August 2008 Archives

Programming Amazon Web Services
James Murty
O'Reilly Media, 2008
ISBN: 978-0-596-51581-2
US$ 49.99

Rating: 4/5 (very good)

Amazon Web Services are a constantly expanding series of infrastructure services targeted to web developers who want to outsource parts of their application infrastructure. These services are meant to be reliable, scalable and cost-effective. Especially as far as reliability is concerned, however, Amazon Web Services - together with Google App Engine - have recently been regarded as a bit controversial, due to some downtime episodes. Nonetheless, services such as these provide a gate to the future of the Internet, where owners of small and medium web sites, who can't afford to build some high-quality services on their own, can easily outsource them.

Programming Amazon Web Services is the ideal primer to Amazon outsourcing services. It provides a general view of everything Amazon currently offers, including some services in the beta testing phase, as well as the necessary amount of in-depth coverage of each service.

A programmer who never outsourced any part of its infrastructure might not be much confident using APIs which abstract tasks such as database access and data storage (even though it would be a good practice to use some sort of API also for locally-provided services). To help in this situations, this book kicks off with an explanation on how to think an application, with an appreciated overview of REST-based APIs, remote requests and XML documents and their handling; at the same time, the author tells you how Amazon thinks you should build your application to effectively take advantage of what they provide.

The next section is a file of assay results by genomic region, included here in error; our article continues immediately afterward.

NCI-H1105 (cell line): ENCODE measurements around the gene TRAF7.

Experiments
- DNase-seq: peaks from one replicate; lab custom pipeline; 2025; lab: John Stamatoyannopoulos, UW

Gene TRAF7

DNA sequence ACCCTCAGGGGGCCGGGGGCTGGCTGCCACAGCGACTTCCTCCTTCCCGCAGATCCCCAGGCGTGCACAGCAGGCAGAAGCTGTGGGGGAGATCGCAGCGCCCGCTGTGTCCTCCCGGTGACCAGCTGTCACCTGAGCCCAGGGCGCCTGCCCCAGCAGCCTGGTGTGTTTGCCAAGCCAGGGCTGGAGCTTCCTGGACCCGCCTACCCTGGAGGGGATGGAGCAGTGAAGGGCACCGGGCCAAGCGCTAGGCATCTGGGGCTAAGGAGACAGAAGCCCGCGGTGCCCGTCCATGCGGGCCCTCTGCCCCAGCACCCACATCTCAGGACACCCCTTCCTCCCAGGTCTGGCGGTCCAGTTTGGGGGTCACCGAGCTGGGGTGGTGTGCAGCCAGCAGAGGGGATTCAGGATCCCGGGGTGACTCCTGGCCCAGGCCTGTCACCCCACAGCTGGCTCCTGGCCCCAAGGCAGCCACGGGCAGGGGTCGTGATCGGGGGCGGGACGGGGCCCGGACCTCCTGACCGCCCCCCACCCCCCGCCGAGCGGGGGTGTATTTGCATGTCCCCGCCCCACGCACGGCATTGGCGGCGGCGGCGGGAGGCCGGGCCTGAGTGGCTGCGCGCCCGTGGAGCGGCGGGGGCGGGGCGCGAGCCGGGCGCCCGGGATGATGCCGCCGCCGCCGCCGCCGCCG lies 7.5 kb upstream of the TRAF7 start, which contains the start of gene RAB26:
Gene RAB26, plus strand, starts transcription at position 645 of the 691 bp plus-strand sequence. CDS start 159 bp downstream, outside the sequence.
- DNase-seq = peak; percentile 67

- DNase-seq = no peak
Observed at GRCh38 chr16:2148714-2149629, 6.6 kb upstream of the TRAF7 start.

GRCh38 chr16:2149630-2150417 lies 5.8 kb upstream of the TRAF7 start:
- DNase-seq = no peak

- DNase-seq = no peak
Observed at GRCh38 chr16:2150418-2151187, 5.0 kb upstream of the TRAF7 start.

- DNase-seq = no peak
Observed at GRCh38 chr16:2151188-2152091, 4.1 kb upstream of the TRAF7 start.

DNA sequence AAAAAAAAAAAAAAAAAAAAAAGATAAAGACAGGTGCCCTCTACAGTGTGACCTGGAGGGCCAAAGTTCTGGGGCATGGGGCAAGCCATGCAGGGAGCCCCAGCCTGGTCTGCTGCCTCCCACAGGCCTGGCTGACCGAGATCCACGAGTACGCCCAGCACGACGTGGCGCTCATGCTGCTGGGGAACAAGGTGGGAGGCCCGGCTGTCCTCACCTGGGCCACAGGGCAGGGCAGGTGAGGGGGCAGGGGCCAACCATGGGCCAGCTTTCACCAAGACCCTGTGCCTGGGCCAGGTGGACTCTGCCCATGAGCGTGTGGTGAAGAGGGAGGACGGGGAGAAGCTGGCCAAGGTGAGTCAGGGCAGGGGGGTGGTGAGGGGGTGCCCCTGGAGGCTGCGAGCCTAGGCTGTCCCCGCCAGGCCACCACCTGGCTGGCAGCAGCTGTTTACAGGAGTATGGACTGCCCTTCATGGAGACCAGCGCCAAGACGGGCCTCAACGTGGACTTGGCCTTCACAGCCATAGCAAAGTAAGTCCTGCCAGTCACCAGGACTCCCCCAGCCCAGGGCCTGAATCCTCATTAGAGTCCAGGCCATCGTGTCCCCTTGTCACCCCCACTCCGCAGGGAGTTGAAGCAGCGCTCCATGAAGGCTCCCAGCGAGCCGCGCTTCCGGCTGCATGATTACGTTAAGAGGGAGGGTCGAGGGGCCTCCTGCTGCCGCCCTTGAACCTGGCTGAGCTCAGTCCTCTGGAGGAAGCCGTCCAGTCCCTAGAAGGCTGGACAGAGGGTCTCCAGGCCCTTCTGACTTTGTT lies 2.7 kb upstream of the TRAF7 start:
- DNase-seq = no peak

After this introductory part, the whole book is dedicated to the exploration of each service: Simple Stoage Service (S3), Elastic Compute Cloud, Simple Queue Service, Flexible Payments Service and SimpleDB. Every section provides an explanation on what the service is and how it works, including not only its advantages but also the possible problems which may arise by using it. There's also some API references and, best of all, a lot of interesting code examples. Amazon Web Services can be used in any programming language so, even though the examples in this book are written in Ruby, it's easy to understand them and "port" them to your favourite language. Moreover, there are libraries around which allow a more abstracted usage of ABS: for instance, CPAN hosts several Amazon-related modules for the Perl language.

All in all, Programming Amazon Web Services this is a fine book for anyone who is seriously interested in using Amazon to outsource application infrastructure. Highly recommended.

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